When I think of love, I think of trash.
I’ve never believed in soul mates, not really. I believe in compatibility and commitment, in choice and work. I believe in the partnership of marriage — two people walking hand in hand not in an attempt to complete each other, but in an attempt to complete a purpose.
I believe these things are easy to forget.
Ken and I are far from romantic. We’re practical, choosing to acknowledge each other in the small daily rhythms of life. Me, the dishes, laundry, errands. Me, the maker of plans. He, the maker of phone calls (hallelujah) and sweeper of floors. He, the fixer of anything/everything broken.
And then there’s trash duty.
With every bag he ties, double knots, slings around his shoulder, I hear I love you.
My prince charming has never ridden in on a white horse wearing a knight’s armor, red rose clenched in his teeth. He arrives donning boxers of the plaid variety, with sometimes socks, and if so, holes. He pads into the kitchen on a Saturday morning, noon-ish, dogs scampering close behind, each of their manes disheveled from dreams.
He might find me grating cheese for our lunch, or feeding Scout pureed avocado, banana, berries. He might find me on the couch during a reading lesson with Bee, or attempting to finish the dining room table jigsaw puzzle in a few stolen minutes.
He might find me in the sunroom hosting an impromptu dance party, or in the living room yelling about the mess.
But he will find me, and he will say those three lovely words with a peck on the cheek:
Need a break?
And I will sometimes return from those breaks – those rare moments when I sneak away for a luxurious book in bed – to a clean(er) kitchen, an emptied sink.
Glad Kitchen Pro trash bags on the counter, a sure sign that love is in the air.
When I visited India last fall, my new friend spoke of her arranged marriage. It took me twenty years to fall in love with him, she said. I was deeply unhappy for most of those years.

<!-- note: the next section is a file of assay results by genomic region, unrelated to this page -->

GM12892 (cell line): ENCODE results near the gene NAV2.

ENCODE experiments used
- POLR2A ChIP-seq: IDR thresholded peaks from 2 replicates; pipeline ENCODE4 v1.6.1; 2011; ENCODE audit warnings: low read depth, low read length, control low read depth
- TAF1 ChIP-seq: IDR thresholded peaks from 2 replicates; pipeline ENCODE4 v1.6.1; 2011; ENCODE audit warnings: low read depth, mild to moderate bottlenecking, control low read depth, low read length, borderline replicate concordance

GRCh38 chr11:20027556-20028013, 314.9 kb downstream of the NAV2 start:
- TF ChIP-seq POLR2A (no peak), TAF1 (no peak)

I asked what had changed, what had made her fall in love with him after all that time?
Her answer was simple: I just changed my mind about him, that’s all.
It is hard work to change your mind about someone. It is easy to survey your spouse at their worst and grow resentful. It is easy to watch grand sweeping romantic gestures in the movies, on your Instagram feed, on your neighbor’s front porch and wonder what it’s like to have a love so vibrant, so romantic, so celebratory.
It is easy to stop noticing the one who takes out the trash, and it’s easy to start wishing he’d just bring home flowers every now and then.
Last month, Ken was out of town for a week. When trash night rolled around, I bundled up the kids and we snuck out the back door to the side of the house, hauling bins down the driveway for a morning pick-up.
My knuckles cracked from the cold and as I pulled Scout in closer for warmth, the recycling bin blew over leaving a trail of cardboard, envelopes, paper towels down the street – confetti lost to the wind.
Love is harder than I thought.
Here, then, is what I’m getting at.
To love is to notice. It is to see the one taking out the trash, folding the whites, changing the oil, feeding the baby. It is resist the temptation to allow the division of labor to turn into division of hearts. It is to notice these small, great acts of ordinary service and to hear I love you each and every time.
It is to offer your own great acts of ordinary service and to say it back.
Tonight, as I type this, I hear the familiar rumble of the trash bin wheels echoing from the side of the house, Ken at the helm. It sounds a little like the hooves of a white horse, an armored knight.
It sounds a lot like love.